by clicking the arrows at the side of the page, or by using the toolbar.
by clicking anywhere on the page.
by dragging the page around when zoomed in.
by clicking anywhere on the page when zoomed in.
web sites or send emails by clicking on hyperlinks.
Email this page to a friend
Search this issue
Index - jump to page or section
Archive - view past issues
REIQ Journal : December January 2009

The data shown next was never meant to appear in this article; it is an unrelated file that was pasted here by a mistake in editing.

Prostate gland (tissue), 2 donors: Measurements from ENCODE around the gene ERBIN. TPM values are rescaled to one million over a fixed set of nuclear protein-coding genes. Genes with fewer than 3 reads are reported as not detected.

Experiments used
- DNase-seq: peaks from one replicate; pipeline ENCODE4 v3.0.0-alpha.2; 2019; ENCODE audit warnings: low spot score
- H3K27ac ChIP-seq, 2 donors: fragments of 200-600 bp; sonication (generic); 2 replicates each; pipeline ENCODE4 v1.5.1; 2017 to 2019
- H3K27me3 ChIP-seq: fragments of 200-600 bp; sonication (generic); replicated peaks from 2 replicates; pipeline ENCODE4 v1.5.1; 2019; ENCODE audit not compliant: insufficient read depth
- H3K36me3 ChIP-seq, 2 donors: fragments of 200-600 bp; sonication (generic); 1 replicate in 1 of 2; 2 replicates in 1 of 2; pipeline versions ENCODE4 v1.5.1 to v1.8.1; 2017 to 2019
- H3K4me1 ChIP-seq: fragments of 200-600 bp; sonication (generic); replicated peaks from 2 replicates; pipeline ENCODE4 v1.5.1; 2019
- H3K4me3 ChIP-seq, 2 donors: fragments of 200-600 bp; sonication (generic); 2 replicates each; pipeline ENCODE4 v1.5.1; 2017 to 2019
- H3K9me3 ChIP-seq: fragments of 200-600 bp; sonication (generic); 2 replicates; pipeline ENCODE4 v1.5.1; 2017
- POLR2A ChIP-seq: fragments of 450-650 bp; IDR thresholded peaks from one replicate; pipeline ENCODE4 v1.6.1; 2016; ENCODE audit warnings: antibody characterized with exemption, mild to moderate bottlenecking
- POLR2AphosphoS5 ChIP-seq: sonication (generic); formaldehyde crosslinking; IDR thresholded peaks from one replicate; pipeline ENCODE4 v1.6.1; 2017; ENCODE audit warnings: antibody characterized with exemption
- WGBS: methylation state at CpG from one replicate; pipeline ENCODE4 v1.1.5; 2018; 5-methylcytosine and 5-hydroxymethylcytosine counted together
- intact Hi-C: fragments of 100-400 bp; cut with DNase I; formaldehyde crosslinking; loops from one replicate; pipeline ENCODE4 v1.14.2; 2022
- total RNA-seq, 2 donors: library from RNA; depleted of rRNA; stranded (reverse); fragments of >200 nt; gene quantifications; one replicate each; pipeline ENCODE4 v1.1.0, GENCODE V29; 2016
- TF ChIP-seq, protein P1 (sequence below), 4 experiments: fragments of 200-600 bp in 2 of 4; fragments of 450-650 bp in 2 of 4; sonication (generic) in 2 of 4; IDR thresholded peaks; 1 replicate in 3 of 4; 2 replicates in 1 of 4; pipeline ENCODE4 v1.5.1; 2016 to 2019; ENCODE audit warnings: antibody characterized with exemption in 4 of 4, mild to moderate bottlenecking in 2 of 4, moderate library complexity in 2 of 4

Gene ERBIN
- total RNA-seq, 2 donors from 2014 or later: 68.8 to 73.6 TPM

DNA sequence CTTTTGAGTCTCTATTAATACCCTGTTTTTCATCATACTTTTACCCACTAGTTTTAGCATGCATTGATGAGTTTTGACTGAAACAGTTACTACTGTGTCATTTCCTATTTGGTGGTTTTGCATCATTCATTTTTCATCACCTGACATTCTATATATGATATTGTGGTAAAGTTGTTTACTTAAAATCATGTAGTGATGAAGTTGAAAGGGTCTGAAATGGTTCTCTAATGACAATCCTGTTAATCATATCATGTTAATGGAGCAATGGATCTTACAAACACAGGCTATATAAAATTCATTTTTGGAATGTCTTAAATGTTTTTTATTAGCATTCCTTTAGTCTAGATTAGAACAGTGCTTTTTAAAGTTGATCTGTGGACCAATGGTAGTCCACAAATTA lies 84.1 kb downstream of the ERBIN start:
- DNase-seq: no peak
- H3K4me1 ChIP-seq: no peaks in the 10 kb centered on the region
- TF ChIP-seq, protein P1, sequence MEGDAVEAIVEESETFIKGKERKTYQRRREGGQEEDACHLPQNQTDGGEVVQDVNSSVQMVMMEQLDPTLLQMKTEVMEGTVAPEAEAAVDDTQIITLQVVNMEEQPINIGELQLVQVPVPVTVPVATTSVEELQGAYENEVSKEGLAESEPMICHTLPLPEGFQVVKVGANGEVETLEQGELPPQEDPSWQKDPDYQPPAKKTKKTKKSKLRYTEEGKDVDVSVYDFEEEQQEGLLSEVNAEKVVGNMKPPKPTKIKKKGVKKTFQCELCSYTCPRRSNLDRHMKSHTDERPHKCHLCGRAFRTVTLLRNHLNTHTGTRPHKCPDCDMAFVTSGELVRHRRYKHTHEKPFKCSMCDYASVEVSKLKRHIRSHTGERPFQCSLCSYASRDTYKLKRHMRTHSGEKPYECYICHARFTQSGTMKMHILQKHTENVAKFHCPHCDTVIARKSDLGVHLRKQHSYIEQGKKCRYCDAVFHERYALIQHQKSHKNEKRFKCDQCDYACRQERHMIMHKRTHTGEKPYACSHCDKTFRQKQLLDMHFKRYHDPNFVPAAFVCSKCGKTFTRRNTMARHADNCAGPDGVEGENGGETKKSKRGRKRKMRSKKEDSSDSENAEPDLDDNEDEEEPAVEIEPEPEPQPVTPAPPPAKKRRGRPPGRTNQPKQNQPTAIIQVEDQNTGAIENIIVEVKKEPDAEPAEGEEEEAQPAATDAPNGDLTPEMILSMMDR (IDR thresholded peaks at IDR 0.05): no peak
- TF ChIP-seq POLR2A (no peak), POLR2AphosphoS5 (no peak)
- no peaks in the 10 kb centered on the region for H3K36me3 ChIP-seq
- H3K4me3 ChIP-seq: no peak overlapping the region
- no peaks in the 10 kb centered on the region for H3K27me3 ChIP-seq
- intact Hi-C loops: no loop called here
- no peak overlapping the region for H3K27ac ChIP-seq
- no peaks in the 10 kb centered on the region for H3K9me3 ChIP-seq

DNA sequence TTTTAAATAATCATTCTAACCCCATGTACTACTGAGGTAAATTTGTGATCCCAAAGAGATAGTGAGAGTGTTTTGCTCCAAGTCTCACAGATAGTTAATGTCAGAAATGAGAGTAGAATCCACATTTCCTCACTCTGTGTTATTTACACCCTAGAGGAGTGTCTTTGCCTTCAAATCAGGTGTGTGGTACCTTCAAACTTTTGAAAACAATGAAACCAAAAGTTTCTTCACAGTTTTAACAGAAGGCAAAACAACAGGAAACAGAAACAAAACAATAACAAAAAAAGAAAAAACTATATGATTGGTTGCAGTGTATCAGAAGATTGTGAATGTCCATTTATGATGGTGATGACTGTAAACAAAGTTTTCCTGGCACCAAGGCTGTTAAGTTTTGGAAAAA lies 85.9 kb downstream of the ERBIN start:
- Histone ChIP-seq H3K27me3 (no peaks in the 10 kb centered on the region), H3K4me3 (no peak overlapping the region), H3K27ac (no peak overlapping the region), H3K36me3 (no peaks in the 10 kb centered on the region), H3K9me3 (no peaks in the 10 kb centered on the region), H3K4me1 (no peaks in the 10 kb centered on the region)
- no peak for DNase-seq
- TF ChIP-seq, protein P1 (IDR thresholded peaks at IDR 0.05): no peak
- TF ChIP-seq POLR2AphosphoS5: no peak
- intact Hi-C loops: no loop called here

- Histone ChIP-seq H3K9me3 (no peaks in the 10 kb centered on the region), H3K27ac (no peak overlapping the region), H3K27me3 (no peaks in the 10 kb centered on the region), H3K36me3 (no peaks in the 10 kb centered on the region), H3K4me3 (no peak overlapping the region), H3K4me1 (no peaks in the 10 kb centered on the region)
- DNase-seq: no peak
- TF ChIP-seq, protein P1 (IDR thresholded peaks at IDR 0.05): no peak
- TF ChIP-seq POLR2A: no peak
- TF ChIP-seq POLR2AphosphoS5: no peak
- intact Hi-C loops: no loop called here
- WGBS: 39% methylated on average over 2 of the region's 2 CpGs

12 Industry News Reminder: Do your trust accounting procedures add up? The Office of Fair Trading (OFT) has recently expressed concern at the number of audit reports that are lodged late or do not comply with all of the requirements set out in sections 371 to 428 of the PAMD Act. In order to monitor licensees’ management of trust funds, the OFT relies on the accuracy of a trust account auditor’s annual audit report. There is some misconception that licensees are only required to lodge audit reports on a three-year basis if they hold a three-year licence, rather than annually. Each year, more than 5,000 audit reports are lodged with the OFT and checked for compliance. On average, around 30 per cent of reports contain deficiencies which require clarification from the auditor and/or the licensee, or are referred to OFT inspectors for investigation. For the period 1 July 2007 to 30 June 2008, more than 200 infringement notices were issued for late lodgement. For the first quarter of this financial year, the number of late lodgements already exceeds 100. Licensees who fail to lodge their audit report within the prescribed timeframes are liable to a $300 infringement notice for the first offence and disciplinary action for repeated offences. It is important to note that – regardless of what arrangements have been agreed to with your auditor – the timely lodgement of trust account reports remains the licensee’s responsibility. For more detailed information on trust accounting procedures, refer to the legal section of the April 2008 REIQ Journal, which is available through the member-only website at www.memberlink.com.au Agents can also contact the Office of Fair Trading Financial Investigation Unit on (07) 3115 1723. Please note, officers are unable to provide legal advice. T cause concern Salespeople and property managers in rural areas are urged to exercise caution when advertising properties they believe may be suited to riding trail bikes. It is not illegal to own or ride a trail bike or similar vehicle in Queensland. However, it is illegal to ride trail bikes in certain circumstances, in certain places and at certain times. The Police Powers and Responsibilities (Motorbike Noise) Amendment Act 2005 imposes serious consequences on trail bike riders who cause excessive noise, dust or other inconvenience to anyone other than the rider. Police have the power to warn or fine trail bike riders, or impound trail bikes in response to nuisance complaints – regardless of whether the rider is on public land or private property. In some instances, trail bike riding has also been known to cause disruption to local wildlife, soil erosion, degradation of vegetation, and even physical danger to neighbours, local residents and wildlife. New phase of wharves consultation Lord Mayor Campbell Newman has identified the site of the Howard Smith Wharves, nestled in the shadow of the Story Bridge, as a major connection point between the CBD and New Farm. Based on two and a half years of intensive community input, plans have been drafted for the revitalisation of the wharves and include rock climbing, cafes, art galleries, restaurants, tour boat berths and a boutique hotel. Cr Newman said the area had the potential to be a new epicentre for Brisbane life, recreation and culture. “In five years or six years’ time the Howard Smith Wharves area could be one of the most exciting precincts of Brisbane,” he said. “The precinct will be activated with cafes, galleries and recreational space, which will make it a more vibrant and safer place for people who use Riverwalk and go though the area now.” REIQ Journal December 2008/January 2009